Wendell Berry answers some questions

Ragan Sutterfield asked Wendell Berry six questions. Here are two of them.

The idea that our lives are “given” comes up often in your writing. What does it mean to be given? How does it change how we live in the world?

I use the word “given” in reference to this world and our life in it. Two things are implied: first, that we ourselves did not make these things, although by birth we are made responsible for them; and, second, that the world and our lives in it do not come to us by chance.

Saint Bernard of Clairvaux once wrote: “The way is humility, the goal is truth.” Your own work reflects a similar understanding. How does humility help us recover the truth about the world and ourselves?

If you think, as I do, that the truth is large and our intelligence small, then a certain humility is implied and is even inescapable. As for my own humility, I am not very certain about the extent of it. I know that I had my upbringing from people who would have been ashamed of me if they heard me bragging on myself like a presidential candidate, and I am still in agreement with them. However, I seem to have a good deal of confidence in the rightness of my advocacy for good care of the land and the people. Without that confidence, I don’t think I could have kept it up for as long as I have.

Read the other four questions at American Catholic Blog. The complete interview can also be found in Ragan's very good book, Wendell Berry and the Given Life.


Thoughts on Wendell Berry and the Renewal of Christianity

For Berry, the American farm is a metaphor for life. In Postmodernity, there is a movement to reduce our neighborhoods into mere real estate, the human mind into a consumer, people into numbers, ideas into information, and vocation into employment. Yes, exploitation happens on the farm in northern Canada, but it also occurs in the suburbs of California, if we follow the farm metaphor to our present “post-everything” age.

In The Unsettling of America Berry explains exploitation as something more of a belief, of an attitude than just an ecological practice:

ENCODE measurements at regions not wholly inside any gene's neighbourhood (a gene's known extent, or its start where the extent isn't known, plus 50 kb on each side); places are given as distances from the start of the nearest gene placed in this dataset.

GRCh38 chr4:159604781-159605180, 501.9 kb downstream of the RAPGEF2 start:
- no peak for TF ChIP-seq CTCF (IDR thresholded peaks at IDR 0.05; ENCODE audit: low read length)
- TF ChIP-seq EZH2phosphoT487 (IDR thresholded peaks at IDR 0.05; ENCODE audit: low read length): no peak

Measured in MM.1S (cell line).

“The first principle of the exploitative mind is to divide and conquer. And surely there has never been a people more ominously and painfully divided than we are- both against each other and within ourselves. Once the revolution of exploitation is under way, statesmanship and craftsmanship are gradually replaced by salesmanship (The craft of persuading people to buy what they do not need, and do not want, for more than it is worth.) Its stock in trade in politics is to sell despotism and avarice as freedom and democracy. In business it sells sham and frustration as luxury and satisfaction.”

Read the entire article by Eric J. Kregel HERE.


Wendell Berry cited on Soil

The urge to “get the dirt on someone” fuels tabloids and websites, while focusing on actual soil seems less titillating. But it shouldn’t.

Wendell Berry calls soil “the great connector of lives, the source and destination of all. … Without proper care for it we can have no community, because without proper care for it we can have no life.”

Our soil absorbs everything we do, everything we are, everything we’ll ever create or buy or throw out or dream up or be.

The awful reality that fact entails is a lot to swallow – and swallow it, we do, since everything we eat depends on soil, too. But there are steps we can take to return our land to better health. And for Erie County residents, the Millfair Compost and Recycling Center, located on Millfair Road at the border of Millcreek and Fairview townships, is a good place to start.

Read the whole article by Katie Chriest at Erie Reader.


On Reading Wendell Berry's "A Meeting"

But the poem I like to recite the most is Berry’s “A Meeting”:

In a dream I meet
my dead friend. He has,
I know, gone long and far,
and yet he is the same
for the dead are changeless.
They grow no older.
It is I who have changed,
grown strange to what I was.
Yet I, the changed one,
ask: “How you been?”
He grins and looks at me.
“I been eating peaches
off some mighty fine trees.”
It’s a poem that everybody can recognize and interpret on several levels. It’s about death obviously, but it’s also about memory and belonging, about how we grow older and estranged to what we once were. It also confronts how death may take away a lot of things, but it will not take away your stories. It’s about permanence, then, and joy, even in the face of death. It does all this in such a simple, powerful, direct manner that it always takes my breath away. The poem reminds me of two rivers meeting each other: These two friends have gone long and far, and yet somehow they have come back together in a landscape of imagination.

Read the entire piece by Colum McCann at The Atlantic.


Whose thought? Wendell Berry's or Ralph Ellison's?